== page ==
Partly coloured in astrocyte mechanic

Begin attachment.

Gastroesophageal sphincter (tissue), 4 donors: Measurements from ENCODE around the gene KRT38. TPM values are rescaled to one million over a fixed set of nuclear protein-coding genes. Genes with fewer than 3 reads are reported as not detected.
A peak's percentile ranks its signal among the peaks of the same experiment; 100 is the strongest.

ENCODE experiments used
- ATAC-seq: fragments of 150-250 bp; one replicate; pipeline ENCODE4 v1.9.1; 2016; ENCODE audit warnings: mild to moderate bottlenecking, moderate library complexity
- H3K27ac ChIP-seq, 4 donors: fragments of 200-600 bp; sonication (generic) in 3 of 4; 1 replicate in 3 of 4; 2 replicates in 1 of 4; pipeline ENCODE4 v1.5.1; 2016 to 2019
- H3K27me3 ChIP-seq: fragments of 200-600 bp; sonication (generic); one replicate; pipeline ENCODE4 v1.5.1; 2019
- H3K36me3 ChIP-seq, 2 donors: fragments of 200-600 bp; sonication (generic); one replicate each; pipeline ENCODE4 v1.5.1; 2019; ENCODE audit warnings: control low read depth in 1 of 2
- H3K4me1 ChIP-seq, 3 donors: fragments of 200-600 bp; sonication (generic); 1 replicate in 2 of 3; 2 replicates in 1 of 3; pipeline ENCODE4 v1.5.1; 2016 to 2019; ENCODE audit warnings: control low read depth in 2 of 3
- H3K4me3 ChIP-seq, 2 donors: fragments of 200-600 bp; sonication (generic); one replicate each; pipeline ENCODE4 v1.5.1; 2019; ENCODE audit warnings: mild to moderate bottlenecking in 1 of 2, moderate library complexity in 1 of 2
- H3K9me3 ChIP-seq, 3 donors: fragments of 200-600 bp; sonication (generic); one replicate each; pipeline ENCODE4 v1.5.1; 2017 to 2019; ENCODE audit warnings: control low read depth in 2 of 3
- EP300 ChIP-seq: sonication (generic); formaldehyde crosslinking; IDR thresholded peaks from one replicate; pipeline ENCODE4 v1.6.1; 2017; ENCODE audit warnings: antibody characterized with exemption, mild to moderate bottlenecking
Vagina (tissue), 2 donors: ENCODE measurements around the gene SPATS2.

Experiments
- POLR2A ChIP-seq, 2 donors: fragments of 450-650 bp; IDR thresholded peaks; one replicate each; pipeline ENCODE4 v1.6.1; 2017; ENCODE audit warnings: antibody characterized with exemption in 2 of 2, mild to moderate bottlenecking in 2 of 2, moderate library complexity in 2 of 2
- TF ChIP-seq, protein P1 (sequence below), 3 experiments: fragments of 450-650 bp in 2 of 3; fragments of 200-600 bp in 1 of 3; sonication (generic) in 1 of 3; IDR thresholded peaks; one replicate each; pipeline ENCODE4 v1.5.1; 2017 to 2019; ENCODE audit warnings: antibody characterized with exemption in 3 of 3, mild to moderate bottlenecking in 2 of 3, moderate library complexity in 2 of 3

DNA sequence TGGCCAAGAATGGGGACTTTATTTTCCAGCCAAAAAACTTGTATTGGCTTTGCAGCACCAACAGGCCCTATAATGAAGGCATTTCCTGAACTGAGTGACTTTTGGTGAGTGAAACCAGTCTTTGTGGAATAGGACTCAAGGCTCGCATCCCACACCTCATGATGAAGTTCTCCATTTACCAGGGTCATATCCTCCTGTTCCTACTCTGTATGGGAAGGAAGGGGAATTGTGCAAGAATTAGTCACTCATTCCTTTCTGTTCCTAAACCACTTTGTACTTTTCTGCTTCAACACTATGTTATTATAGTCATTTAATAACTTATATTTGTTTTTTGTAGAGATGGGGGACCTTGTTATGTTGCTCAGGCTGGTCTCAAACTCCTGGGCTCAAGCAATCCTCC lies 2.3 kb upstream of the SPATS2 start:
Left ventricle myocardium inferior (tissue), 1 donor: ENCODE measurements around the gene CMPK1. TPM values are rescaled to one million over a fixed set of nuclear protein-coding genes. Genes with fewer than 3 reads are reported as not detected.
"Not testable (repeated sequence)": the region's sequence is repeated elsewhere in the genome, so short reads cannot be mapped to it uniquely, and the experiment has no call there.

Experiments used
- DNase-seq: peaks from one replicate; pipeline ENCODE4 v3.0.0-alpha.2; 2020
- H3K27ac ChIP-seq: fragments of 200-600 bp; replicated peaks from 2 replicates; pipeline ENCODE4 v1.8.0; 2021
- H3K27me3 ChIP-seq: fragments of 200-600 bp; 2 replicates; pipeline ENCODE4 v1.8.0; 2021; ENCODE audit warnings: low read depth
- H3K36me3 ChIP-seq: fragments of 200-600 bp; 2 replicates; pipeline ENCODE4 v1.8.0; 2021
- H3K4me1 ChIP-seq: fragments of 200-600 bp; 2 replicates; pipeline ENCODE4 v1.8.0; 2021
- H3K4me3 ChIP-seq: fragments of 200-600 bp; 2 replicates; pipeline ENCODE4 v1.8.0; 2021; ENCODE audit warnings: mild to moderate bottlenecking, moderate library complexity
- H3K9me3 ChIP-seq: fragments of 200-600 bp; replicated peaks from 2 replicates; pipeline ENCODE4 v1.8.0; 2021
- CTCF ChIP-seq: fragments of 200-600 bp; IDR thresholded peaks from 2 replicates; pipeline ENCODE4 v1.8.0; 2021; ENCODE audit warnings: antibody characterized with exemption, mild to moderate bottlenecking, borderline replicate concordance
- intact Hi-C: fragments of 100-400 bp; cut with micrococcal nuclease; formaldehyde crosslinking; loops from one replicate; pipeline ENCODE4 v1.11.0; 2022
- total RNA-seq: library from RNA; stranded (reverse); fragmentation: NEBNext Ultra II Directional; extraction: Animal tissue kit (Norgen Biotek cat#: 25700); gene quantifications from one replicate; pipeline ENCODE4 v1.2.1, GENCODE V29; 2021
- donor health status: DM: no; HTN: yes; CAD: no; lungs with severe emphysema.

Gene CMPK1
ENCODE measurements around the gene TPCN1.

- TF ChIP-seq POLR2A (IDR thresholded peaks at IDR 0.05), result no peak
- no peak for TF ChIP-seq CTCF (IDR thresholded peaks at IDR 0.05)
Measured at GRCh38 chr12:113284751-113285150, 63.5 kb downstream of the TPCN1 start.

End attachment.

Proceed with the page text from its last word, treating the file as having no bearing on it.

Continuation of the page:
Then comes the big challenge – adding the colour. This is at once exciting and daunting. Sure you can do preparatory colour studies but there’s still something about making that final commitment to a certain scheme. Take the astrocyte, what colour should it be? Bright yellow like a stereotypical star? Too clichéd. The mechanic needed to be grimy but too dark and it wouldn’t stand out. Plus there’s something about cartoon cells, they still need to suggest translucency so no overly bright or saturated colours (although wait until I post the myocyte one…). I plumped for mustard, it works as a dirty yellow, contrasts well with the blue of the jeans and welding and with the purples of the neurons. Neurons are always somewhere on a scale from violet to indigo, that’s just the rule I use for all my neuron cartoons. You’ll find different advice on how to build up colour. Some artists will block out all the flat colours to give an overview of how the relative colours work across the whole composition. Others will map out the shaded areas first. I do this quite often with my single figures, using blues and purples. The beauty of using Copic markers is you can do this, knowing that when you add tones over the top they’ll blend into well-matched midtones. Another tack is to work in small areas at a time building up extensive colour depth and detail in each one. With this one I did a bit of each. I worked on the main figures first, blocking out colours (see the neuron at the front) and then adding key areas of contrast, as in the astrocyte.